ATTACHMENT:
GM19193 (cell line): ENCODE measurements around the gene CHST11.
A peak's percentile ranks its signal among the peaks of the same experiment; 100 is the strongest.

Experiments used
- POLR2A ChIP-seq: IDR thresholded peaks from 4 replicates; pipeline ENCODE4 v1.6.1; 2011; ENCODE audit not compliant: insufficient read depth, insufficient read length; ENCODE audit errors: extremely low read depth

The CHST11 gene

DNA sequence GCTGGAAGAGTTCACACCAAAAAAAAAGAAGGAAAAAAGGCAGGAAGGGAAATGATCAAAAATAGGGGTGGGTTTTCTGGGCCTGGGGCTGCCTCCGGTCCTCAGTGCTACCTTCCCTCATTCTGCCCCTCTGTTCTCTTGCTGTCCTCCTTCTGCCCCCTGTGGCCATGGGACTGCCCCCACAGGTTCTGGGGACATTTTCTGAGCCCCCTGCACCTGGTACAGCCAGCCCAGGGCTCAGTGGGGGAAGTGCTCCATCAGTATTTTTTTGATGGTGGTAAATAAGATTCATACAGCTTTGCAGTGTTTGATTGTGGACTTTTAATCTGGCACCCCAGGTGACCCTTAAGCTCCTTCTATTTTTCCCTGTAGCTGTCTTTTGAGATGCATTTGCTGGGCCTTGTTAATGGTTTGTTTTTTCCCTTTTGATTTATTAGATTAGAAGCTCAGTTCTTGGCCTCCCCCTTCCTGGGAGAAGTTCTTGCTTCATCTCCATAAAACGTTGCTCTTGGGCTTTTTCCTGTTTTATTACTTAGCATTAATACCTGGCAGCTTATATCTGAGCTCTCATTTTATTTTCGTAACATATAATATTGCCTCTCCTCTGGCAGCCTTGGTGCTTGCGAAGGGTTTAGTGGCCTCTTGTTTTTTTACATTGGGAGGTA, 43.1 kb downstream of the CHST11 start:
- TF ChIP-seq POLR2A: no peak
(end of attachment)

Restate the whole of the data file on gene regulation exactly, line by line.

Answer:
GM19193 (cell line): ENCODE measurements around the gene CHST11.
A peak's percentile ranks its signal among the peaks of the same experiment; 100 is the strongest.

Experiments used
- POLR2A ChIP-seq: IDR thresholded peaks from 4 replicates; pipeline ENCODE4 v1.6.1; 2011; ENCODE audit not compliant: insufficient read depth, insufficient read length; ENCODE audit errors: extremely low read depth

The CHST11 gene

DNA sequence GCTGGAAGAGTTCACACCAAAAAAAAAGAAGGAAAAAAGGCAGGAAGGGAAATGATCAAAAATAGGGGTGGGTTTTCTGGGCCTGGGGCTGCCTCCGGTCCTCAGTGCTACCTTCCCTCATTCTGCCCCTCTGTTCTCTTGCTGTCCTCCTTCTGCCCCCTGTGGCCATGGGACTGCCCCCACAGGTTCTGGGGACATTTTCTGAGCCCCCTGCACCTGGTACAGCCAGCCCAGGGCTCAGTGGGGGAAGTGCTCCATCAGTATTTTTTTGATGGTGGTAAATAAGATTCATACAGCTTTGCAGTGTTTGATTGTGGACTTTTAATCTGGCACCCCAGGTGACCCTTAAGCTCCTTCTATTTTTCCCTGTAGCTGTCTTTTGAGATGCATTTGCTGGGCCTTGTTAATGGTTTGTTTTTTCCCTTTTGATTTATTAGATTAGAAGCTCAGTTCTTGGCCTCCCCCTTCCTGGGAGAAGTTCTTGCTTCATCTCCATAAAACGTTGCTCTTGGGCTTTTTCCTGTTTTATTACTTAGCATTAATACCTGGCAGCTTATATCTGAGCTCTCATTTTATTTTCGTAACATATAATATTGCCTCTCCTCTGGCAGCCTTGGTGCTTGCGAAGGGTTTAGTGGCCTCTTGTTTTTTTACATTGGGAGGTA, 43.1 kb downstream of the CHST11 start:
- TF ChIP-seq POLR2A: no peak